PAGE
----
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October 24, 2023
Hiring isn't easy. It can be difficult to pick up on the small things that might give you a hint about how good or bad someone will do once on your team.
Great hiring managers have small things they pay attention to that can make all the difference. These tricks look beyond the interview, so they're less susceptible to people that are good (or bad) at interviewing but the opposite at working.
In this Gabfocus Spotlight, Tommy and Melissa are joined by Sue Haviland (Haviland Storage Services) and Terry Campbell (Copper Storage Management) to talk about their red AND green flags to watch for while hiring.
Question: "What are examples of red and green flags when hiring?"
Check out the video clip below to hear their answers:
In this Gabfocus Session: Maximizing Your Team, Tommy and Melissa were joined by Sue Haviland (Haviland Storage Services) and Terry Campbell (Copper Storage Management). They discussed all things hiring and managing when it comes to self storage team members.
Check out the full Session to dive deeper!
I've already mentioned one, when all they can ask about is the pay.
And then also, looking at the resume itself, if they have hopped a lot, that's always a red flag for me. Why do they only stay somewhere six months, nine months, a year? Why is there a big gap?
Possibly, now we all know, maybe you've taken care of an elderly parent or had a thing happen in your life.
There's those kinds of things.
But especially when you see they've hopped from facility to facility, that's a red flag for me. And then also if they weren't on time or a little early for their in-person interview, and if they right away come in with what they need versus learning about the job and getting through the process before. They've looked at an ad that tells the requirements, and they come in and say, "Well, I won't work these days or, I'll need this." So that always is kind of like, I guess you don't fit.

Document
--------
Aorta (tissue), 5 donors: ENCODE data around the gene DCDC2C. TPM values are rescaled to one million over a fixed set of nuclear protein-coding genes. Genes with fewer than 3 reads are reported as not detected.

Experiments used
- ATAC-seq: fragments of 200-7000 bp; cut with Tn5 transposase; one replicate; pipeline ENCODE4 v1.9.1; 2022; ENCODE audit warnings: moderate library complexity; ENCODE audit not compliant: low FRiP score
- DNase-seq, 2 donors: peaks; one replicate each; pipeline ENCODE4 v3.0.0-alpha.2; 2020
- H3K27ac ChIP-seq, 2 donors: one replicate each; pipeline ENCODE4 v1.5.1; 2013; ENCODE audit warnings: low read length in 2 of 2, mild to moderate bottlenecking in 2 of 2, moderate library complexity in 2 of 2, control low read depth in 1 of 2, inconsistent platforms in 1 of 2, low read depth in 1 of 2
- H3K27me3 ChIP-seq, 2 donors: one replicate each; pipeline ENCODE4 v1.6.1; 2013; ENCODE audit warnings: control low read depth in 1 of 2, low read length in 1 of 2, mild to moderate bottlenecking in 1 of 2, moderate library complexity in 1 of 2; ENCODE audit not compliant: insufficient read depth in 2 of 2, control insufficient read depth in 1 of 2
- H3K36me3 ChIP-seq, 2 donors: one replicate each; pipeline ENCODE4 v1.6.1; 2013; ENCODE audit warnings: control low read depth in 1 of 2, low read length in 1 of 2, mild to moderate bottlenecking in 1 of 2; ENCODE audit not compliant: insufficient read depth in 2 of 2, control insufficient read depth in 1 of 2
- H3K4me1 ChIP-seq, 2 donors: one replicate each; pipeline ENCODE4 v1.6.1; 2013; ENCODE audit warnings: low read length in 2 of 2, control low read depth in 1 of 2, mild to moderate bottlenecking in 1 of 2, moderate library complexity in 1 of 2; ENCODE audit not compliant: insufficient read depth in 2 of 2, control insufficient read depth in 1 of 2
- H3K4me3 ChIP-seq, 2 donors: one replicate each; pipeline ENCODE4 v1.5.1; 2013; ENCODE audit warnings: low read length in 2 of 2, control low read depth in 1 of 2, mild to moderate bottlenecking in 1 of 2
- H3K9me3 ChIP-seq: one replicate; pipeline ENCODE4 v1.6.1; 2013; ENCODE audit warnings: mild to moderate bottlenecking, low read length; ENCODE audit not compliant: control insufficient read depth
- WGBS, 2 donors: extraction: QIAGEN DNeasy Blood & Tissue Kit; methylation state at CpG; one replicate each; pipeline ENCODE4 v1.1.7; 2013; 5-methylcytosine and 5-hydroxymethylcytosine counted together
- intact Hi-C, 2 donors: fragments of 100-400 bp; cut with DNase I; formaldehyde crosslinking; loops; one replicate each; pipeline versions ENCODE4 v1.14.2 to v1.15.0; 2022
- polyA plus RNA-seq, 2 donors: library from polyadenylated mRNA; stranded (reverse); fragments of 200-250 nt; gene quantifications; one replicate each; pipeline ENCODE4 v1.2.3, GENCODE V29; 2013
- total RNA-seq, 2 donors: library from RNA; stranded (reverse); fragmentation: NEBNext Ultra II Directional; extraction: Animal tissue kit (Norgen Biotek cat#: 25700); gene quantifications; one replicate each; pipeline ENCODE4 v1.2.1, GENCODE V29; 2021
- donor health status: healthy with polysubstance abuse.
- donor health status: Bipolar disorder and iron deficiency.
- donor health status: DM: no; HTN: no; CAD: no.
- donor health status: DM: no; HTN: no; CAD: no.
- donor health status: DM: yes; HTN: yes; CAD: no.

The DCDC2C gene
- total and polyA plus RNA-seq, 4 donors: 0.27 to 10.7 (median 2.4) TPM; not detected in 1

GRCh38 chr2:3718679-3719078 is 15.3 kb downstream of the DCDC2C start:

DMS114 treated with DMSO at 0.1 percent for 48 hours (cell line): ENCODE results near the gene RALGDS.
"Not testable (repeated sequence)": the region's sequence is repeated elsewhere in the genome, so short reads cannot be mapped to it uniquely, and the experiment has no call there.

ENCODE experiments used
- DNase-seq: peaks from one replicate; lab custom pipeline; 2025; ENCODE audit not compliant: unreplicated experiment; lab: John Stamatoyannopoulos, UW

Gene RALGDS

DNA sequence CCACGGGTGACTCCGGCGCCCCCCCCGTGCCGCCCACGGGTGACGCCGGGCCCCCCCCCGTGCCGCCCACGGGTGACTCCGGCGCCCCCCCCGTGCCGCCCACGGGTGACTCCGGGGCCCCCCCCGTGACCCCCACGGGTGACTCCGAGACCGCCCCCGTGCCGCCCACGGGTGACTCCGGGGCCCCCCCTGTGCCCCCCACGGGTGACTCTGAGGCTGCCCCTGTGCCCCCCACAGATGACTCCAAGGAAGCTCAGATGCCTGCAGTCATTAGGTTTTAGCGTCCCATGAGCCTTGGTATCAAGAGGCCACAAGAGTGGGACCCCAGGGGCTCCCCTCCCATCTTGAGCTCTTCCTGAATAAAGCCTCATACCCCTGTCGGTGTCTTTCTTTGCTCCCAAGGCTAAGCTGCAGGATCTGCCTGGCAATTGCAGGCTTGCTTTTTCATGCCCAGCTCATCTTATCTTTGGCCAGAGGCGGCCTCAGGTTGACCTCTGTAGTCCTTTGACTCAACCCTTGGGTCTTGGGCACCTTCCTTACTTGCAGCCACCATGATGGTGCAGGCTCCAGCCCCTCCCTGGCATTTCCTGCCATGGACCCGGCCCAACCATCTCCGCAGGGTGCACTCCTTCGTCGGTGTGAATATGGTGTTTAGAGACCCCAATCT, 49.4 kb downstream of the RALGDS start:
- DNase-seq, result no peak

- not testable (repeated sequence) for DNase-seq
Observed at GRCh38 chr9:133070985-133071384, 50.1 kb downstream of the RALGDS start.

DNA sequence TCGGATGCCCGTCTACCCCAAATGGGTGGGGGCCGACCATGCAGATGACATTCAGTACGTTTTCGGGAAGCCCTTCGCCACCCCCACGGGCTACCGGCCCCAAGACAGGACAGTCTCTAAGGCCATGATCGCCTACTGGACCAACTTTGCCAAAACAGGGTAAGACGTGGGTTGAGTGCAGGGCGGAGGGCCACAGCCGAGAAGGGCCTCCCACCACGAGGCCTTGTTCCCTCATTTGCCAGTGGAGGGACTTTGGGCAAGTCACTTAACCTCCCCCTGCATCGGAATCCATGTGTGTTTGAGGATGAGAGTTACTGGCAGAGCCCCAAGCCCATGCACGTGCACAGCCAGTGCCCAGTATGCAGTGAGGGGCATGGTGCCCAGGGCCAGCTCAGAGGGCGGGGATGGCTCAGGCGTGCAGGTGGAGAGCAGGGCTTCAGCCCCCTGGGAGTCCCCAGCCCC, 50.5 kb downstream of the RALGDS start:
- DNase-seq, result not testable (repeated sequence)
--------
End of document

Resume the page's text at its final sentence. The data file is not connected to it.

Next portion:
I'm not going to hire the person to fit them. They need to fit what the business needs."
"Can't add a whole lot to that.
Punctuality was my first one as well. I mean not punctuality, but lots of jobs, job hopping.
Punctuality, not showing up on time, that's a big deal. Not dressing appropriately for an interview. I know that things have gotten much more relaxed over the last several years with myself included, but there's still some protocol there whenever you're interviewing and trying to make a good impression.
I think as far as green flags, if the conversation flows naturally, if it's just a good conversation, and maybe they're able to give you some examples of things that they've done that would apply to what they would be doing for you. Or how they've overcome some obstacles that might fit the role that they're applying for."
"Other green flags for me are part of our interview process is we always take the person out on the property because, again, like Terry, I don't always want somebody who's had the experience because I don't want to retrain somebody else's bad training or the baggage they had from being a disgruntled employee somewhere else.
So especially when you have somebody who's never been to storage or had storage themselves, hard to believe that happens nowadays, but sometimes they've never had a storage unit. Take them, show them around.
If they stop and pick up a piece of trash, the things they can point out to you, if they're that observant when they're walking around and that mindful of it, that's a good sign to me as well about their personality and what they could bring to the table."